←2021-04-24 2021-04-25 2021-04-26→ ↑2021 ↑all
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01:39:29 <imode> I'm trying to figure out the tree structure of a purely concatenative language.
01:39:39 <imode> and how it evolves over time.
01:40:56 <imode> 1 2 [add] comppose ! compose ! 3 4 [add] compose ! compose ! ! swap ! ! [add] ! <-- form two quotations, evaluate the first one, swap them, evaluate the second one, then add their results.
01:41:08 <imode> every time you see a "!", it should read "apply".
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06:18:37 <esowiki> [[NDBall]] https://esolangs.org/w/index.php?diff=82389&oldid=81619 * Aspwil * (+488)
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07:52:40 <esowiki> [[Toki pi ilo nanpa]] https://esolangs.org/w/index.php?diff=82390&oldid=82346 * Olus2000 * (+179) Added External resources
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08:07:36 <esowiki> [[Toki pi ilo nanpa]] M https://esolangs.org/w/index.php?diff=82391&oldid=82390 * Olus2000 * (+194) /* Expressions and operators */ added `nanpa nasa` for randomness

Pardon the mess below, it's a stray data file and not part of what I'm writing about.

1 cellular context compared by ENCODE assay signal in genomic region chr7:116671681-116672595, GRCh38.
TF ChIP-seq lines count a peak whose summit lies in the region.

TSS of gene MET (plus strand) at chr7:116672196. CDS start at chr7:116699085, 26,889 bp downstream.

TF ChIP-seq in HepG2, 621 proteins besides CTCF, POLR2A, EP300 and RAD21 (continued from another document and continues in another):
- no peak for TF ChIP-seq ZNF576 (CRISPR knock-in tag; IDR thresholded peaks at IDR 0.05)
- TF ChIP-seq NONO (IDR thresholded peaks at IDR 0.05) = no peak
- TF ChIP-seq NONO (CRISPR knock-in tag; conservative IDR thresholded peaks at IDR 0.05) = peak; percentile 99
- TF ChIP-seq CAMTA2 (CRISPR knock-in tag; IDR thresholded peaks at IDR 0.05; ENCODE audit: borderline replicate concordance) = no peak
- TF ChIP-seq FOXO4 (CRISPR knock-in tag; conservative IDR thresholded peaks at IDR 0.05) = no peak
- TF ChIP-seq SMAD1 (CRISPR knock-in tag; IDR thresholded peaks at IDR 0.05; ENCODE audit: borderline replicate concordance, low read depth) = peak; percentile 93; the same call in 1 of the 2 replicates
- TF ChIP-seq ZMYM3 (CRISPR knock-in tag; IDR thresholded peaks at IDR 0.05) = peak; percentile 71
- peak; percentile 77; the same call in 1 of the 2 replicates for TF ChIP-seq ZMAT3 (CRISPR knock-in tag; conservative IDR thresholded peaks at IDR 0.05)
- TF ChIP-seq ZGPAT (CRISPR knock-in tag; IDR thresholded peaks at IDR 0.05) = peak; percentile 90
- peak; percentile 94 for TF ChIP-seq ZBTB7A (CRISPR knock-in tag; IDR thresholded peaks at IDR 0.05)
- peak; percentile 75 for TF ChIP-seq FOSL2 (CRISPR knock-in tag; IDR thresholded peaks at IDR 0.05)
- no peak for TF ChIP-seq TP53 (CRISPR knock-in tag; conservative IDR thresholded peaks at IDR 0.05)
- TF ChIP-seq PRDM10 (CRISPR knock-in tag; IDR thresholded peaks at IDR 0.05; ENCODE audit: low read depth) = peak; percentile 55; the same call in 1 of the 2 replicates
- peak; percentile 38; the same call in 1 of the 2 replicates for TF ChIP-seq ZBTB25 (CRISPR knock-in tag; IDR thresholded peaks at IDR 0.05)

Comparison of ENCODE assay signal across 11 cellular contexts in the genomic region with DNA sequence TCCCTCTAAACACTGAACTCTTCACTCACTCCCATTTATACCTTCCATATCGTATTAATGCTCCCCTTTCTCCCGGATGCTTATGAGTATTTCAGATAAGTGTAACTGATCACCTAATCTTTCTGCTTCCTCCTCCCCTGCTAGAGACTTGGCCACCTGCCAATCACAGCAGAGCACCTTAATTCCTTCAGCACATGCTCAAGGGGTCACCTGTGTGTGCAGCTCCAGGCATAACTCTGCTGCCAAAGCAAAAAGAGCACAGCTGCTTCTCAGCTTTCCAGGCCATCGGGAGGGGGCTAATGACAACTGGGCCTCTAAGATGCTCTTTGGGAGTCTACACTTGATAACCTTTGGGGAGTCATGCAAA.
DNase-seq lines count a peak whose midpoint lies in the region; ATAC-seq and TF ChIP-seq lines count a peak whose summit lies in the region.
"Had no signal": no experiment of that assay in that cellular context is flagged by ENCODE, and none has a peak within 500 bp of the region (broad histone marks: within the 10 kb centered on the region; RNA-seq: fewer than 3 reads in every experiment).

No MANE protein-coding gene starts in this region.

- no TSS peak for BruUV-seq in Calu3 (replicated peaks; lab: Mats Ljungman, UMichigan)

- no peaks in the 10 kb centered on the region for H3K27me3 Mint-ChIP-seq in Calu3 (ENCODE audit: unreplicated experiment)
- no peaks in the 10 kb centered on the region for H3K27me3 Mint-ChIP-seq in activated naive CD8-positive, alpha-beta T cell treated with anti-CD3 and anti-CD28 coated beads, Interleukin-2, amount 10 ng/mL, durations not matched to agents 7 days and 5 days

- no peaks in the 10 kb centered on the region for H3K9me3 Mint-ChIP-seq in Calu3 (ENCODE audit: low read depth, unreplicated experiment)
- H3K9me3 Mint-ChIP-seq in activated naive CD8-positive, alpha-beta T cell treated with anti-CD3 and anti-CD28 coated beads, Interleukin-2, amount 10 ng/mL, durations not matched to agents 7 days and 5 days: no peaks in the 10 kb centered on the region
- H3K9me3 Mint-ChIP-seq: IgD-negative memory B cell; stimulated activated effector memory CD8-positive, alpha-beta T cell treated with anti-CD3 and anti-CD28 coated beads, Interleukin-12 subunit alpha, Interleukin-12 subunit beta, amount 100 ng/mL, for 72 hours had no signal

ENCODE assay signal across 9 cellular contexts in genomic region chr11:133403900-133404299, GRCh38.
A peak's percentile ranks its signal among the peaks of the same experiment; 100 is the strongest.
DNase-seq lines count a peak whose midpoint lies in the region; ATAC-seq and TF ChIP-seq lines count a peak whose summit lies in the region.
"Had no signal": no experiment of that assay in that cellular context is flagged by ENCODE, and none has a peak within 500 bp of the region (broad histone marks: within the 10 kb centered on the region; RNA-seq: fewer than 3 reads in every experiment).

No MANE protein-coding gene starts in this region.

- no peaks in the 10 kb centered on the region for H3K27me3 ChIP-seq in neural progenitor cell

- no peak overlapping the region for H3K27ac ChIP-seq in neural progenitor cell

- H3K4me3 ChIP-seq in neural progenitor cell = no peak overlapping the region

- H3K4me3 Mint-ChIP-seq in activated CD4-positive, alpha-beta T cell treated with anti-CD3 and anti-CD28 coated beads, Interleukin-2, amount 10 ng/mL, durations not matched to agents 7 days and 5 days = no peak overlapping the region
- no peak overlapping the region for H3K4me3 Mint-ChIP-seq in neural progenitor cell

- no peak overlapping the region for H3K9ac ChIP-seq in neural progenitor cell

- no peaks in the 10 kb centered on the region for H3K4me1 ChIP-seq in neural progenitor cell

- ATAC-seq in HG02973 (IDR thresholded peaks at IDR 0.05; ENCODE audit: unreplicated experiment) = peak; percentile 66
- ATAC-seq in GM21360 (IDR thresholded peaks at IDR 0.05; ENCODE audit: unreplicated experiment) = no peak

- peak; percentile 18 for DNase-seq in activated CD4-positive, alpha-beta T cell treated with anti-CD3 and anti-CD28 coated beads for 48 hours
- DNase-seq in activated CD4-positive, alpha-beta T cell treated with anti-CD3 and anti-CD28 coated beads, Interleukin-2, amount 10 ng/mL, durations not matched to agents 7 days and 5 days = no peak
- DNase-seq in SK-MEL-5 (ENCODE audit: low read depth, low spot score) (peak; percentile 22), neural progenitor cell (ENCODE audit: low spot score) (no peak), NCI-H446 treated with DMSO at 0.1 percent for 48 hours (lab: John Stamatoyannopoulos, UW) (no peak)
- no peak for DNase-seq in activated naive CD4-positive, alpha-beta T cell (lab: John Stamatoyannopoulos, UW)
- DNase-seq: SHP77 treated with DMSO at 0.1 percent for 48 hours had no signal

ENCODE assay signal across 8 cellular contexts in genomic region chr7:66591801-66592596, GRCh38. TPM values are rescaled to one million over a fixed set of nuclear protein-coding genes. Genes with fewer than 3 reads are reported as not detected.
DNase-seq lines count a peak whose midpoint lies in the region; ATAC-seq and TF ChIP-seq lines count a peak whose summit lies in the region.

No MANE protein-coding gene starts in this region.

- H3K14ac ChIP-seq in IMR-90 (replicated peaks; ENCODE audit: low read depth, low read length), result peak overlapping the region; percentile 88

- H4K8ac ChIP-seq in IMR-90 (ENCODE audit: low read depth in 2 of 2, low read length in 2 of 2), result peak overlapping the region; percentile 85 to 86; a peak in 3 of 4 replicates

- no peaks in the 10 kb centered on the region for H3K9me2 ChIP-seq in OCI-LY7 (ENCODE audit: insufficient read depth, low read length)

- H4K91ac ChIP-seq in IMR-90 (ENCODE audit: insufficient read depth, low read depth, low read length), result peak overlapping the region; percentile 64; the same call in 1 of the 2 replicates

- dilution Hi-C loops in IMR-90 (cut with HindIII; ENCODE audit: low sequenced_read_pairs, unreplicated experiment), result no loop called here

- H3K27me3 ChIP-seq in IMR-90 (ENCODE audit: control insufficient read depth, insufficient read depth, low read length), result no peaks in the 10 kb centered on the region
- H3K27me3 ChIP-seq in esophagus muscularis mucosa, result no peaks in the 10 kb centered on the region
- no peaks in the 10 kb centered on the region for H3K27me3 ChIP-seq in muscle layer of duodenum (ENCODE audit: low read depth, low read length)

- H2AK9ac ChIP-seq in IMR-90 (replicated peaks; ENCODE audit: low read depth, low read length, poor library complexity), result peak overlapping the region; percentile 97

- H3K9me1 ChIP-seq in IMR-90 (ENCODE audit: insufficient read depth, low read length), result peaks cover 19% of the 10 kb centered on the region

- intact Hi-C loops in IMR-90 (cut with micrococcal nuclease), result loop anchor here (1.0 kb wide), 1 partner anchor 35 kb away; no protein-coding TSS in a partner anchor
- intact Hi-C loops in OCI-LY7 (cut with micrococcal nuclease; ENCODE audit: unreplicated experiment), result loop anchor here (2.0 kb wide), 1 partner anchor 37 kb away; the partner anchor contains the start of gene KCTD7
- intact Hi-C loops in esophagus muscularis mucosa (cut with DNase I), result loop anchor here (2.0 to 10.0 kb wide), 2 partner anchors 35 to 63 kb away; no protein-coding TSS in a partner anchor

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08:31:07 <esowiki> [[NDBall]] https://esolangs.org/w/index.php?diff=82392&oldid=82389 * Aspwil * (+161) /* Language Overview */
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12:17:33 <int-e> `` perl -e 'printf "%.1f %.1f %.1f %.1f", 1e-1, "1e-1", 0x1p-1, "0x1p-1"'
12:17:34 <HackEso> 0.1 0.1 0.5 0.0
12:20:22 <fizzie> Heh.
12:21:17 <int-e> More like meh, since I do have a string of the last form. And all I'm finding is "oh you don't have to convert strings to floats in perls because that happens automagically in a scalar context"
12:21:26 <int-e> Which is not helpful.
12:24:57 <fizzie> `perl-e printf "%.1f", eval "0x1p-1"